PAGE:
"In the late 1990s, after complaints from campaign groups about the living conditions of hens, Mr Langert visited an egg facility to find the conditions were indeed terrible. In August 2000 the firm said it would buy eggs only from suppliers that gave hens 72 square inches of space, compared with an industry average of 48 square inches. Suppliers resisted so strongly that McDonald's had to find new sources for its eggs. But those who complied found that the mortality rates of hens decreased and egg-laying rates increased, offsetting the extra costs."
 
The list of issues were endless:
 
"Human working conditions also caused the company trouble. … Another issue was the use of 'trans fats' to cook the restaurant fries, which were deemed to increase the risk of heart disease; it took six years for the chain to phase out the practice. But the company has also added more salads and healthy options."
 
Even if critics continue to campaign against McDonald's and hold it up as the anti-CSR company, it is clear from the article that the potential to change the world lies with these large organizations, much more than the Patagonias or NGOs of this world:
 
"Was all the effort worth it? It seems like that many of the people who care a lot about these issues would never eat a fast-food burger in the first place. But Mr Langert did more than most to reduce environmental waste and animal cruelty."
 
Take care
David
 
 
Instructor Teaching and Student Study Site: https://study.sagepub.com/chandler4e
Strategic CSR Simulation: http://www.strategiccsrsim.com/
The library of CSR Newsletters are archived at: https://strategiccsr-sage.blogspot.com/
 
 
Do you want ethics with that?
February 9, 2019
The Economist
Late Edition – Final
55
 

Thursday, April 4, 2019

Strategic CSR - Fairphone

The podcast in the url below covers an array of topics related to capitalism, but includes an interview with Bas van Abel. Bas is an entrepreneur who founded a company, Fairphone, with the goal of designing an "ethical phone." He recently gave up on this goal due to the compromised supply chains that are as inescapable part of the hi-tech industry:
 
"Van Abel's experiment of building a 'fair' phone has taken him around the world to witness first-hand the lives made invisible in the digital supply chain. [In the podcast, Bas talks] about how putting people first requires both a redesign of economic systems and a reshaping of our individual perspectives as consumers in an age of hyper-materialism."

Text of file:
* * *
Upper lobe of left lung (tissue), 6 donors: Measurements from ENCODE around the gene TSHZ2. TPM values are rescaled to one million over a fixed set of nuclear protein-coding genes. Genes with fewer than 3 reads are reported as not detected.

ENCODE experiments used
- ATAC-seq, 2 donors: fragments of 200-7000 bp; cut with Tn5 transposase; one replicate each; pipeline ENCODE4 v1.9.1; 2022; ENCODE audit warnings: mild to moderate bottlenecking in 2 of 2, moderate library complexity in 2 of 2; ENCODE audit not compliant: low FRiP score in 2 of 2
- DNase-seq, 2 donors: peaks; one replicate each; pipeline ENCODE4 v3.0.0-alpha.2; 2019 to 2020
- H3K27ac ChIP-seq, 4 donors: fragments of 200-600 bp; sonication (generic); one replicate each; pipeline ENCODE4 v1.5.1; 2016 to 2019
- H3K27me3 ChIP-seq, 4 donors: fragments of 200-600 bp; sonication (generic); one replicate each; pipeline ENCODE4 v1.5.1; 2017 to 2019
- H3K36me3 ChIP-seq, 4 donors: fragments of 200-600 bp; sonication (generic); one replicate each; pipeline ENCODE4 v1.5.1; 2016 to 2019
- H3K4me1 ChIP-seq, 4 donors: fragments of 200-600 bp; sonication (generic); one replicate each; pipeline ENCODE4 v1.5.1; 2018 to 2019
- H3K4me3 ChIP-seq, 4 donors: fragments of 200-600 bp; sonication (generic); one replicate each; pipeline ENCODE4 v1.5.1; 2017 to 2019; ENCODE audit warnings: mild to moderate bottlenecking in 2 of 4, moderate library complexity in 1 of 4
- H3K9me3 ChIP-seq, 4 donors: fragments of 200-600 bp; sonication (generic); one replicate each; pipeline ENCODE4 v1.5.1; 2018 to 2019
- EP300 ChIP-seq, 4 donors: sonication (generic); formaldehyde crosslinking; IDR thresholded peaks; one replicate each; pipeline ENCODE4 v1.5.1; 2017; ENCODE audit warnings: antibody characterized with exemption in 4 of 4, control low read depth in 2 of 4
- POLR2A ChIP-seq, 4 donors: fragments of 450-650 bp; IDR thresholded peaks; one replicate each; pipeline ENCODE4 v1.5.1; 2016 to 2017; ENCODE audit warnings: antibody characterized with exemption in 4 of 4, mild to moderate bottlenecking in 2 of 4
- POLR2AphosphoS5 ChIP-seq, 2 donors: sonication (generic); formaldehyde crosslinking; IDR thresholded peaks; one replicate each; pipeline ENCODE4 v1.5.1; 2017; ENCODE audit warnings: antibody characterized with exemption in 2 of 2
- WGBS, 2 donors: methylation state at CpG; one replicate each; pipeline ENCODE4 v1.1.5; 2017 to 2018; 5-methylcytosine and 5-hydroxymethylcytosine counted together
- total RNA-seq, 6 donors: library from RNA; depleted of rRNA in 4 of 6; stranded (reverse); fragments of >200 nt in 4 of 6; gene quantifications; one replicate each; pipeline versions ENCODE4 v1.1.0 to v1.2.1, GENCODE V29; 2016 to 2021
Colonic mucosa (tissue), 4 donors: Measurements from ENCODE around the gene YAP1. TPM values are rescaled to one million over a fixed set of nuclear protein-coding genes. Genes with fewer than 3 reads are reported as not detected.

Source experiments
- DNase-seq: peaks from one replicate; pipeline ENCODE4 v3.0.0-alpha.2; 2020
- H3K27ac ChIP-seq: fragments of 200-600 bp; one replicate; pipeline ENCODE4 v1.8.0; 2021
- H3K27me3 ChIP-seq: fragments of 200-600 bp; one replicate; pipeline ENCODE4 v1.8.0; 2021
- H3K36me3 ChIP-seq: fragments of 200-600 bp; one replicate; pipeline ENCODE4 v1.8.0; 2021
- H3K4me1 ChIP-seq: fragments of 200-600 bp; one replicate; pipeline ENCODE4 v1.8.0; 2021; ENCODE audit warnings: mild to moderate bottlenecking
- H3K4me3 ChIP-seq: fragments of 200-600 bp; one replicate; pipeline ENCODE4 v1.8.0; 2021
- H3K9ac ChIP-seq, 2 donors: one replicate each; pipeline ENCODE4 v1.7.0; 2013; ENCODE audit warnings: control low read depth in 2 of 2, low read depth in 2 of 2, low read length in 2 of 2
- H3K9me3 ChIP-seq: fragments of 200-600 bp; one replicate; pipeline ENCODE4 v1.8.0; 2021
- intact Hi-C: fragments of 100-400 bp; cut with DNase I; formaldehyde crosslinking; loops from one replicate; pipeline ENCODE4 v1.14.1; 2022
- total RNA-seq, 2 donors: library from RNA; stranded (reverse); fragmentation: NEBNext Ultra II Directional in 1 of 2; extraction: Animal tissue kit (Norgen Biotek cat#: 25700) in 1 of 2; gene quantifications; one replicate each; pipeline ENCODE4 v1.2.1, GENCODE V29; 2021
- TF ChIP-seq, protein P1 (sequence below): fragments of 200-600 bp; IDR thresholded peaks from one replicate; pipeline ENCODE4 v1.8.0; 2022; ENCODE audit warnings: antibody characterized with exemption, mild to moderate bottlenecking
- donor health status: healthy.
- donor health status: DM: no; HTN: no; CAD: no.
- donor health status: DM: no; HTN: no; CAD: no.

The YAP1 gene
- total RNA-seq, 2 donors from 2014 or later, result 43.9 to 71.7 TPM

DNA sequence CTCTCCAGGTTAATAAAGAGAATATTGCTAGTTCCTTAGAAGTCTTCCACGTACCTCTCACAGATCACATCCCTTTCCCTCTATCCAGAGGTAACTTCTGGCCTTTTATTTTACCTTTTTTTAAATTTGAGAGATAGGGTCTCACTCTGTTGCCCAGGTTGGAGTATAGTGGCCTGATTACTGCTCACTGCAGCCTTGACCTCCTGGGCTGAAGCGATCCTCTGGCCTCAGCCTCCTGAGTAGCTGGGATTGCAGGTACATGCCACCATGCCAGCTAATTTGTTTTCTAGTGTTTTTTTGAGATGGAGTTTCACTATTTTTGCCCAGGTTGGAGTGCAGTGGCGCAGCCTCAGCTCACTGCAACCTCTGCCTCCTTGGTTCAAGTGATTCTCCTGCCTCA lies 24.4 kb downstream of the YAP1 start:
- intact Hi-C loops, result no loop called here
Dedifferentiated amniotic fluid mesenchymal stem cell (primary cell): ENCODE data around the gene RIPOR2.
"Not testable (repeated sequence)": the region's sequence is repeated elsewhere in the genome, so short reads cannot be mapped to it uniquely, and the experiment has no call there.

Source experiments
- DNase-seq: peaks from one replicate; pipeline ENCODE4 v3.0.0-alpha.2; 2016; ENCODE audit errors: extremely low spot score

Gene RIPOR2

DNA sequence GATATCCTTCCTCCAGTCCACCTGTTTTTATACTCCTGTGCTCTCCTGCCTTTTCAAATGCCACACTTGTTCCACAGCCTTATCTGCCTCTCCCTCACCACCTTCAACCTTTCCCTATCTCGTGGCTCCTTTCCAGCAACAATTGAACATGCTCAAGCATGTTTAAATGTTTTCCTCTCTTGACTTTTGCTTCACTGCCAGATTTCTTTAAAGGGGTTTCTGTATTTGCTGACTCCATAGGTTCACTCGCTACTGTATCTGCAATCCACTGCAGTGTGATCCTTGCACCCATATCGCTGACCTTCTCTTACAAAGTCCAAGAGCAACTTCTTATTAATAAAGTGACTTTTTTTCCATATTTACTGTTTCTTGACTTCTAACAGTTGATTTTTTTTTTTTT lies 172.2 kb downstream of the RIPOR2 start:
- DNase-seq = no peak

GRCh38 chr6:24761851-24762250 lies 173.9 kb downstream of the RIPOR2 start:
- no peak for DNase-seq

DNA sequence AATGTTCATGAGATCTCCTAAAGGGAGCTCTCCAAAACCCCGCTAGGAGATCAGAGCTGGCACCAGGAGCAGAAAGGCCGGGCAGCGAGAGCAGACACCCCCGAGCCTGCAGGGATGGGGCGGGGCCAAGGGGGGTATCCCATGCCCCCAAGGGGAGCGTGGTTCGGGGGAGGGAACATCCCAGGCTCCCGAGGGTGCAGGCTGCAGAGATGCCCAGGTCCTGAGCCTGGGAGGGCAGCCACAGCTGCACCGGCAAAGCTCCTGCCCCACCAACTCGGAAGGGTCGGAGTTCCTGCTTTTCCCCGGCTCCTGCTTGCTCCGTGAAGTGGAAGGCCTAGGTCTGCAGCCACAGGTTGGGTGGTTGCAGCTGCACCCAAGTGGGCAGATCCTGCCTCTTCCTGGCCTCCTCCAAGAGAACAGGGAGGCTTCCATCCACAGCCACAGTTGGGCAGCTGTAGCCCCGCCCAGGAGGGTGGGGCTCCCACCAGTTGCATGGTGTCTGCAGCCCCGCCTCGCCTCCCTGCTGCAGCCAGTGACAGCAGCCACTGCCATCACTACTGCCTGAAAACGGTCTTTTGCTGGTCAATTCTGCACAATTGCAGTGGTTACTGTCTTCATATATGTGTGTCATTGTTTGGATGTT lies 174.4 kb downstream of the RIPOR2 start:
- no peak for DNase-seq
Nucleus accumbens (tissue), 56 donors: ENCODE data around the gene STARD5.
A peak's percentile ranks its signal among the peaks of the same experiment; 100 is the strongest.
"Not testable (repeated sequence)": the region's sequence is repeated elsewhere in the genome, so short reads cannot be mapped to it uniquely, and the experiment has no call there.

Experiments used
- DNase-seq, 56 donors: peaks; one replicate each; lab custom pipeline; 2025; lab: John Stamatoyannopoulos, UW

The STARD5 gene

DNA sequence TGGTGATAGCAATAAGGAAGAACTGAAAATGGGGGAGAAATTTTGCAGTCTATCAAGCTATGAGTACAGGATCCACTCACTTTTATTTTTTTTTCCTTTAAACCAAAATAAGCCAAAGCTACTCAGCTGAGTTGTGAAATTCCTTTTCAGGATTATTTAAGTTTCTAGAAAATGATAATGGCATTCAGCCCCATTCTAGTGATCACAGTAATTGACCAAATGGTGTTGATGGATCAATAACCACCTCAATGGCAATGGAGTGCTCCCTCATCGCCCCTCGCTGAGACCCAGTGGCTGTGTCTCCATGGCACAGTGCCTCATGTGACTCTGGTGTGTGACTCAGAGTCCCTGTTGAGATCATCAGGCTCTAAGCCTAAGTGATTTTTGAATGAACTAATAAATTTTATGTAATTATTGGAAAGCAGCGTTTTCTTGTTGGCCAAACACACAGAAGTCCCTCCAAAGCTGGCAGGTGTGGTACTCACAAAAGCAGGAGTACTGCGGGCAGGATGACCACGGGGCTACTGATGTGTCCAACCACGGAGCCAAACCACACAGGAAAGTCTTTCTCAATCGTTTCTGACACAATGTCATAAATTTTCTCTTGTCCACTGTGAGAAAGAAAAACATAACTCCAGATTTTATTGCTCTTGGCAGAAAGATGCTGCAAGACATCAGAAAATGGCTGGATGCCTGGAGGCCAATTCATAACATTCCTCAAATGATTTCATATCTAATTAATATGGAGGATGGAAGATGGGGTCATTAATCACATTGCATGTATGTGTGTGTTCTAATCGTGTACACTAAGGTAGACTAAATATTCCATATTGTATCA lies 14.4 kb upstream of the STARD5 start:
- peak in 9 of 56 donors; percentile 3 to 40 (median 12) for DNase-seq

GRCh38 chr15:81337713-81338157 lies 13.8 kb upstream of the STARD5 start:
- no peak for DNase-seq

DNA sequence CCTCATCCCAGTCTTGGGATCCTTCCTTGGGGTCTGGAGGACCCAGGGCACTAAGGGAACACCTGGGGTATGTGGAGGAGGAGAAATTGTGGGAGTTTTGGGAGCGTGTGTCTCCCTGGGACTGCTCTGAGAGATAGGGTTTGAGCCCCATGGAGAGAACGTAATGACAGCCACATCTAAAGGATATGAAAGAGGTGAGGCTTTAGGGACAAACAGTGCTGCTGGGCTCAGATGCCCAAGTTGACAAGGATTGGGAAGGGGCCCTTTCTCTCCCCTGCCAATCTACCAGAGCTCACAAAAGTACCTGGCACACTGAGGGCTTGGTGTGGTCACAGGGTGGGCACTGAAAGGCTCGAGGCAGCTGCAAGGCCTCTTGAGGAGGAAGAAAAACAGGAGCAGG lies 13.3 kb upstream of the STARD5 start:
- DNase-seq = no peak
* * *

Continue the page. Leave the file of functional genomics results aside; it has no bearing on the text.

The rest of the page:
There is more information about the Fairphone, here, and there is a video documentary about how it is made, here. According to the phone's website, the Fairphone's developers have:
 
"… created the world's first ethical, modular smartphone. You shouldn't have to choose between a great phone and a fair supply chain."
 
Beyond an ethical phone, van Abel had the grander vision of all technology that "should be built without exploiting human laborers and destroying the planet." Rather than this vision being realized, however, van Abel apparently now refers to the phones he makes as "fairer," rather than "fair." As the article in the second url below puts it:
 
"… the more devastating impacts of pedal-to-the-metal digital capitalism fall on the environment and the global poor. The manufacture of some of our computers and smartphones still uses networks of slave labor. … Meanwhile, the mining of rare earth metals and disposal of our highly digital technologies destroys human habitats, replacing them with toxic waste dumps, which are then picked over by peasant children and their families, who sell usable materials back to the manufacturers."
 
Take care
David
 
 
Instructor Teaching and Student Study Site: https://study.sagepub.com/chandler4e
Strategic CSR Simulation: http://www.strategiccsrsim.com/
The library of CSR Newsletters are archived at: https://strategiccsr-sage.blogspot.com/ 
 
 
Fingerprints on the Touchscreen